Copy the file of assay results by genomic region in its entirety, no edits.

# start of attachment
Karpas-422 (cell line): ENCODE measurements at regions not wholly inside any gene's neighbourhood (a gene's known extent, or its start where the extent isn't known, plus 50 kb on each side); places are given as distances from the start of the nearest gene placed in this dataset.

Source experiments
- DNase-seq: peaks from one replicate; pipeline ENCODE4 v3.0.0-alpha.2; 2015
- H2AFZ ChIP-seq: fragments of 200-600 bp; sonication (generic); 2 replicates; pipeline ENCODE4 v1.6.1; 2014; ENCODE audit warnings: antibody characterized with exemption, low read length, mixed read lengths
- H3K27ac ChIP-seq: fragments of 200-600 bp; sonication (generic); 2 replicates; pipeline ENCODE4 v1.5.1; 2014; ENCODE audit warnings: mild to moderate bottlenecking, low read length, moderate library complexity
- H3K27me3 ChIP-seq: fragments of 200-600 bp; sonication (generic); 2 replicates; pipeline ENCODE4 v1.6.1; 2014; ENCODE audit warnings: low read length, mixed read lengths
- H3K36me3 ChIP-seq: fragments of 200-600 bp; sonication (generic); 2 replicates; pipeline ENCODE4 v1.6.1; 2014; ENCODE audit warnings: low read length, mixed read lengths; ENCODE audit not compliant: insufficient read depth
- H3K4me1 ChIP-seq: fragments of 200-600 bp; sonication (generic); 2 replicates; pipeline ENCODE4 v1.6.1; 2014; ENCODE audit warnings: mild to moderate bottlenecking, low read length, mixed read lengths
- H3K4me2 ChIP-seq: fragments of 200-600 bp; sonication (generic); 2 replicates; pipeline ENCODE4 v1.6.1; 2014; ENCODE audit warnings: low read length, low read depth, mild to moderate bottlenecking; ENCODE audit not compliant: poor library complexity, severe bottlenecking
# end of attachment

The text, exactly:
Karpas-422 (cell line): ENCODE measurements at regions not wholly inside any gene's neighbourhood (a gene's known extent, or its start where the extent isn't known, plus 50 kb on each side); places are given as distances from the start of the nearest gene placed in this dataset.

Source experiments
- DNase-seq: peaks from one replicate; pipeline ENCODE4 v3.0.0-alpha.2; 2015
- H2AFZ ChIP-seq: fragments of 200-600 bp; sonication (generic); 2 replicates; pipeline ENCODE4 v1.6.1; 2014; ENCODE audit warnings: antibody characterized with exemption, low read length, mixed read lengths
- H3K27ac ChIP-seq: fragments of 200-600 bp; sonication (generic); 2 replicates; pipeline ENCODE4 v1.5.1; 2014; ENCODE audit warnings: mild to moderate bottlenecking, low read length, moderate library complexity
- H3K27me3 ChIP-seq: fragments of 200-600 bp; sonication (generic); 2 replicates; pipeline ENCODE4 v1.6.1; 2014; ENCODE audit warnings: low read length, mixed read lengths
- H3K36me3 ChIP-seq: fragments of 200-600 bp; sonication (generic); 2 replicates; pipeline ENCODE4 v1.6.1; 2014; ENCODE audit warnings: low read length, mixed read lengths; ENCODE audit not compliant: insufficient read depth
- H3K4me1 ChIP-seq: fragments of 200-600 bp; sonication (generic); 2 replicates; pipeline ENCODE4 v1.6.1; 2014; ENCODE audit warnings: mild to moderate bottlenecking, low read length, mixed read lengths
- H3K4me2 ChIP-seq: fragments of 200-600 bp; sonication (generic); 2 replicates; pipeline ENCODE4 v1.6.1; 2014; ENCODE audit warnings: low read length, low read depth, mild to moderate bottlenecking; ENCODE audit not compliant: poor library complexity, severe bottlenecking